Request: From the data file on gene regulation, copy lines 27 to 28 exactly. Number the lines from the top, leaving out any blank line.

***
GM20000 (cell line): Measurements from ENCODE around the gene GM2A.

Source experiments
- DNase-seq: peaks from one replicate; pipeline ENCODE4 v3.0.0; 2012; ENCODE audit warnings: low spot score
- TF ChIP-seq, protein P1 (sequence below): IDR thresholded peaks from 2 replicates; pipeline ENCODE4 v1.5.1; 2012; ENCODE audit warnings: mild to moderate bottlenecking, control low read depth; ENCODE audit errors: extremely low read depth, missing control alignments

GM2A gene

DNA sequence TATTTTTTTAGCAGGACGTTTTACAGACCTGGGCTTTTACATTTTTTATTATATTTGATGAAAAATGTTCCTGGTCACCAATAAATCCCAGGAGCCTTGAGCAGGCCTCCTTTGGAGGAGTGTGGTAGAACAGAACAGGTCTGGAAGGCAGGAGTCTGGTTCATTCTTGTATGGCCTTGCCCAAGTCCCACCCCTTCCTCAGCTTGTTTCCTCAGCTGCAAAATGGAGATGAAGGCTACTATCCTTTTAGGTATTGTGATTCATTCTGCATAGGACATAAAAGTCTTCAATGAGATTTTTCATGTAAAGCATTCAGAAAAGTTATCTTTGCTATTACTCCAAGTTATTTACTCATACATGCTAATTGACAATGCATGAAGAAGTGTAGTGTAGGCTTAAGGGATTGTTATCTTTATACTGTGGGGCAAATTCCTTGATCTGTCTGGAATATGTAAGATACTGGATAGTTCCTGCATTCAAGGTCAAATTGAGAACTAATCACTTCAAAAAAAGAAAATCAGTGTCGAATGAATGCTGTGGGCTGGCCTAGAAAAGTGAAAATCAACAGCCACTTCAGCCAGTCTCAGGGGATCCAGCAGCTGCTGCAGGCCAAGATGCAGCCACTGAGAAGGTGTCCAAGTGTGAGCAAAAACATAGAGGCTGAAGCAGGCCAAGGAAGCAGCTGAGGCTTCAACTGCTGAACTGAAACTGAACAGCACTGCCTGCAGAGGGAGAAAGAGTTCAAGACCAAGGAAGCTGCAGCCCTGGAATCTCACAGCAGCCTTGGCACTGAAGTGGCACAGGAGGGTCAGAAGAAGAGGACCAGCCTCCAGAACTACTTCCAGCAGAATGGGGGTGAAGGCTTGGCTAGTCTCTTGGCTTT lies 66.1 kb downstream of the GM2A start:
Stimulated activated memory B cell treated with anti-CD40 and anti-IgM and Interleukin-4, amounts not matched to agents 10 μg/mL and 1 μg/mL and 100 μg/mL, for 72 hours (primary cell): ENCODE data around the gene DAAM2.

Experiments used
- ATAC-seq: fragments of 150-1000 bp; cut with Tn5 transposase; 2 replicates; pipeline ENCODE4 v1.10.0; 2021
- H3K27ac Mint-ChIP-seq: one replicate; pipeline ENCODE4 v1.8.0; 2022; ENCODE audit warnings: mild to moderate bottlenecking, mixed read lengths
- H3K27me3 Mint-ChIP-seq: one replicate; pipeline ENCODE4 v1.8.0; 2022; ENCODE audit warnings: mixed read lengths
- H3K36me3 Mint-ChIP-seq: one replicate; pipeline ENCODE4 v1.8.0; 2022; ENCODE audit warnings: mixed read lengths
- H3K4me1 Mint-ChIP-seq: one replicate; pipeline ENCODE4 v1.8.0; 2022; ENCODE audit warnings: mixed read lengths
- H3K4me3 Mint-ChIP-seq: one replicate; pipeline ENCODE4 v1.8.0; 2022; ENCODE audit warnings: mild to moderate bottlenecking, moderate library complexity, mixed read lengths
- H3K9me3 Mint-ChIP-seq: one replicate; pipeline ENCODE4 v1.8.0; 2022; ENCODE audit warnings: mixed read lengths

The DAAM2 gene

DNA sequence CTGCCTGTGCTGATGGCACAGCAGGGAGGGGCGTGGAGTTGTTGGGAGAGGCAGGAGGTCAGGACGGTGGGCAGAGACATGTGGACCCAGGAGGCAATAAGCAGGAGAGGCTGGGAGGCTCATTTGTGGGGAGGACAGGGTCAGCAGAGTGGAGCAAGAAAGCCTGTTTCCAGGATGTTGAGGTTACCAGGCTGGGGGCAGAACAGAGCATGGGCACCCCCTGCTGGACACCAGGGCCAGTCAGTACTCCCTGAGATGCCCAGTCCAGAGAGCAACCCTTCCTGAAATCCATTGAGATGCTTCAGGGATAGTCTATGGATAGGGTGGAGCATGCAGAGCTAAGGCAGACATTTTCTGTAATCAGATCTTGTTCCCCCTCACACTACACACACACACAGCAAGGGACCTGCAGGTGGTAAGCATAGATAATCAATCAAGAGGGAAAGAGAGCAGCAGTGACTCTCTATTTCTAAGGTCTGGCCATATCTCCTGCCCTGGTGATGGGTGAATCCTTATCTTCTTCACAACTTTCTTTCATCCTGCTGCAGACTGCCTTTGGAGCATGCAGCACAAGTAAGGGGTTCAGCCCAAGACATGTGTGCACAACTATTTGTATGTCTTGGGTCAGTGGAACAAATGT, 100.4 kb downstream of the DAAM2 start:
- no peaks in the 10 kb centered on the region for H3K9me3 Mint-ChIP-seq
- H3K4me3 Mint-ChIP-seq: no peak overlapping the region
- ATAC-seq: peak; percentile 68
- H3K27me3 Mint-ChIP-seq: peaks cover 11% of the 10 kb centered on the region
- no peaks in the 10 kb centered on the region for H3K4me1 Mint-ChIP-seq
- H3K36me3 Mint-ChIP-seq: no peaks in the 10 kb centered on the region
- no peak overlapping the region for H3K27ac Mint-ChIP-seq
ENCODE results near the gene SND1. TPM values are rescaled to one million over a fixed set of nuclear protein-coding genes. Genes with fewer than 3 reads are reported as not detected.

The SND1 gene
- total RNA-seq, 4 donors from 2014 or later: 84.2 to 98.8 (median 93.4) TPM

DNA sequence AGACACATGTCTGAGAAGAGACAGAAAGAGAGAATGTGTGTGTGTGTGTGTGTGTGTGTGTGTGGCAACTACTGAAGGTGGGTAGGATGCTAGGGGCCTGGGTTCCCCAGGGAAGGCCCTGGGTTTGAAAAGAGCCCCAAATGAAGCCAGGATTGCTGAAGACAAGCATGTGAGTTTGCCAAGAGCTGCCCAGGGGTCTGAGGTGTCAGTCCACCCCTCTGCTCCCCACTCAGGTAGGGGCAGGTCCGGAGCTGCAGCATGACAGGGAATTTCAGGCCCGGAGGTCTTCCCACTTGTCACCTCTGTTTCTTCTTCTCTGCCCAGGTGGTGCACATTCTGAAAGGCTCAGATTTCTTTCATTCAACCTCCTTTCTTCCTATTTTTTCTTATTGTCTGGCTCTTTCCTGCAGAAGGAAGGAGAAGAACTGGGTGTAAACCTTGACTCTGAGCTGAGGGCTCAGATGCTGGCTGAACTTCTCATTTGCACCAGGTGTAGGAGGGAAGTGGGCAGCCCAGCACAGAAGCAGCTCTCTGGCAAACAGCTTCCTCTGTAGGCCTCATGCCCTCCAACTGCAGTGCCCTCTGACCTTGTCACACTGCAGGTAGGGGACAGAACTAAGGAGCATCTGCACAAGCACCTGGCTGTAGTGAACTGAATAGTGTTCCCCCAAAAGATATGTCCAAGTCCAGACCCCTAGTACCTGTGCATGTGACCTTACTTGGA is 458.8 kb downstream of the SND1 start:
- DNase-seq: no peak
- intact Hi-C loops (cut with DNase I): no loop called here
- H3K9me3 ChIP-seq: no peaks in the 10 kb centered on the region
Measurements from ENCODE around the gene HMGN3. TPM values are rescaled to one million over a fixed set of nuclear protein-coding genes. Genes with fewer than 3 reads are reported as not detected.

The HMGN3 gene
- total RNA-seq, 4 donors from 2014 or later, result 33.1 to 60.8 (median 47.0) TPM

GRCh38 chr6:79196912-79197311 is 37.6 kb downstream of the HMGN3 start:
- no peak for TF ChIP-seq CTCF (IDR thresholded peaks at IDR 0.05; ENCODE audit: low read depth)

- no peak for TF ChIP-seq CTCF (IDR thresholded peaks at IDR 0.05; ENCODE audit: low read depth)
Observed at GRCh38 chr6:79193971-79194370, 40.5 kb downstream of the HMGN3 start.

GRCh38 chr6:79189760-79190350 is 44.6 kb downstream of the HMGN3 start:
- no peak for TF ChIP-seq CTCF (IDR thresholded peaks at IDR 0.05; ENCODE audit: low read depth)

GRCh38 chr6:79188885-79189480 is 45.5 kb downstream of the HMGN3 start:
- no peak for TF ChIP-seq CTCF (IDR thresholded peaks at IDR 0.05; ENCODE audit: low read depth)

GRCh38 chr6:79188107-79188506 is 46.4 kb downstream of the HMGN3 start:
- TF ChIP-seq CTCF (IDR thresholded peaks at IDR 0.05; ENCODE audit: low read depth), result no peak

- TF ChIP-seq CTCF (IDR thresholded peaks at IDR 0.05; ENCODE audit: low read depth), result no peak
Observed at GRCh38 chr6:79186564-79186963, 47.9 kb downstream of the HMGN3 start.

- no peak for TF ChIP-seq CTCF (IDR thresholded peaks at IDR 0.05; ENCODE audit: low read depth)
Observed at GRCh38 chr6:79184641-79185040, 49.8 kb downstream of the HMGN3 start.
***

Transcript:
- total RNA-seq, 4 donors from 2014 or later: 84.2 to 98.8 (median 93.4) TPM

DNA sequence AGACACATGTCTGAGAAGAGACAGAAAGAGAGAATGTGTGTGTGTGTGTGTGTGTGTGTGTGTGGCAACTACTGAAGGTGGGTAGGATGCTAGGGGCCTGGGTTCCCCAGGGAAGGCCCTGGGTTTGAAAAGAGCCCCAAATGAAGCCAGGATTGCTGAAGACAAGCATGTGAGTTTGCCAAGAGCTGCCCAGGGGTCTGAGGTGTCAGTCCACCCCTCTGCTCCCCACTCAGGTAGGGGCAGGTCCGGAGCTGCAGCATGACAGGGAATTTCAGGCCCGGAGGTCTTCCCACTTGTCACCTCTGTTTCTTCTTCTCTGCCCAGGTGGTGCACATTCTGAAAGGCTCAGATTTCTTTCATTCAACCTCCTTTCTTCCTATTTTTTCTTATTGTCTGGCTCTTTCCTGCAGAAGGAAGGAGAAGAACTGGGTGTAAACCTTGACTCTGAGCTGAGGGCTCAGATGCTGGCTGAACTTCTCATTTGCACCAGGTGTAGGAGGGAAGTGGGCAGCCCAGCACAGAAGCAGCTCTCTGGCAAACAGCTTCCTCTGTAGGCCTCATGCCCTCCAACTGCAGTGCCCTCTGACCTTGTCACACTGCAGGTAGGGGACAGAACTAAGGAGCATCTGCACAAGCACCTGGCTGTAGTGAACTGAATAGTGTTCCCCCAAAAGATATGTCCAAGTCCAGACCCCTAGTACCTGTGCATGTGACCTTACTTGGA is 458.8 kb downstream of the SND1 start: